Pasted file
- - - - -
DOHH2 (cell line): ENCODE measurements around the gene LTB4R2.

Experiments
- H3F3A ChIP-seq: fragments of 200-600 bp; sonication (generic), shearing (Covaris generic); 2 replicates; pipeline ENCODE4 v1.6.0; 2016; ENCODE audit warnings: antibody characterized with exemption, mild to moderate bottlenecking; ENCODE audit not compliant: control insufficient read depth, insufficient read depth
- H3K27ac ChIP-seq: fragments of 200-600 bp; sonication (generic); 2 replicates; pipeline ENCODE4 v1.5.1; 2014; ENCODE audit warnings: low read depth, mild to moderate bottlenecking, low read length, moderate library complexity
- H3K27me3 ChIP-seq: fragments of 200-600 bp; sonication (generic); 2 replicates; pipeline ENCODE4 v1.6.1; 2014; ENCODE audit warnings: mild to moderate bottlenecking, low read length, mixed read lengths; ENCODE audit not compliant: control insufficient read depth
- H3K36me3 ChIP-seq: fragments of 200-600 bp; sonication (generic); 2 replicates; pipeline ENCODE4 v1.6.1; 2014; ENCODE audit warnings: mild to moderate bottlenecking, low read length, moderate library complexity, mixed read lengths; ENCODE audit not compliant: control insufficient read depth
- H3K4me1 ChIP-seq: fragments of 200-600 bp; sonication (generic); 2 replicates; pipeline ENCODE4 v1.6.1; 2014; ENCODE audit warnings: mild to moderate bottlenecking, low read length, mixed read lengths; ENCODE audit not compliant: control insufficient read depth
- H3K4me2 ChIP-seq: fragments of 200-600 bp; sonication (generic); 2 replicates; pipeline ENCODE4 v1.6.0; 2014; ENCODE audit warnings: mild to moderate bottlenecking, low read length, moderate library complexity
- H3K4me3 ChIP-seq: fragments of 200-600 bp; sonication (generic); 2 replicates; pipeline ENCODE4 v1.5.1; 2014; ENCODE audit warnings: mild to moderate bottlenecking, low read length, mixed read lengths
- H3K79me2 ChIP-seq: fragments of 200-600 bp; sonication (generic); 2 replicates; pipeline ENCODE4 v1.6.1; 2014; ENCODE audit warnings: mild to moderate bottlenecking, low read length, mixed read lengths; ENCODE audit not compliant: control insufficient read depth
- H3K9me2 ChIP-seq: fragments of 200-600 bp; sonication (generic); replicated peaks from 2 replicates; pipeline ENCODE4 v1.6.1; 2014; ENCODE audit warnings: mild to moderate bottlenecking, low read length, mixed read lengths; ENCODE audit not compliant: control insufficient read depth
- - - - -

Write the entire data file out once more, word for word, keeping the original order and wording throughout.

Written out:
DOHH2 (cell line): ENCODE measurements around the gene LTB4R2.

Experiments
- H3F3A ChIP-seq: fragments of 200-600 bp; sonication (generic), shearing (Covaris generic); 2 replicates; pipeline ENCODE4 v1.6.0; 2016; ENCODE audit warnings: antibody characterized with exemption, mild to moderate bottlenecking; ENCODE audit not compliant: control insufficient read depth, insufficient read depth
- H3K27ac ChIP-seq: fragments of 200-600 bp; sonication (generic); 2 replicates; pipeline ENCODE4 v1.5.1; 2014; ENCODE audit warnings: low read depth, mild to moderate bottlenecking, low read length, moderate library complexity
- H3K27me3 ChIP-seq: fragments of 200-600 bp; sonication (generic); 2 replicates; pipeline ENCODE4 v1.6.1; 2014; ENCODE audit warnings: mild to moderate bottlenecking, low read length, mixed read lengths; ENCODE audit not compliant: control insufficient read depth
- H3K36me3 ChIP-seq: fragments of 200-600 bp; sonication (generic); 2 replicates; pipeline ENCODE4 v1.6.1; 2014; ENCODE audit warnings: mild to moderate bottlenecking, low read length, moderate library complexity, mixed read lengths; ENCODE audit not compliant: control insufficient read depth
- H3K4me1 ChIP-seq: fragments of 200-600 bp; sonication (generic); 2 replicates; pipeline ENCODE4 v1.6.1; 2014; ENCODE audit warnings: mild to moderate bottlenecking, low read length, mixed read lengths; ENCODE audit not compliant: control insufficient read depth
- H3K4me2 ChIP-seq: fragments of 200-600 bp; sonication (generic); 2 replicates; pipeline ENCODE4 v1.6.0; 2014; ENCODE audit warnings: mild to moderate bottlenecking, low read length, moderate library complexity
- H3K4me3 ChIP-seq: fragments of 200-600 bp; sonication (generic); 2 replicates; pipeline ENCODE4 v1.5.1; 2014; ENCODE audit warnings: mild to moderate bottlenecking, low read length, mixed read lengths
- H3K79me2 ChIP-seq: fragments of 200-600 bp; sonication (generic); 2 replicates; pipeline ENCODE4 v1.6.1; 2014; ENCODE audit warnings: mild to moderate bottlenecking, low read length, mixed read lengths; ENCODE audit not compliant: control insufficient read depth
- H3K9me2 ChIP-seq: fragments of 200-600 bp; sonication (generic); replicated peaks from 2 replicates; pipeline ENCODE4 v1.6.1; 2014; ENCODE audit warnings: mild to moderate bottlenecking, low read length, mixed read lengths; ENCODE audit not compliant: control insufficient read depth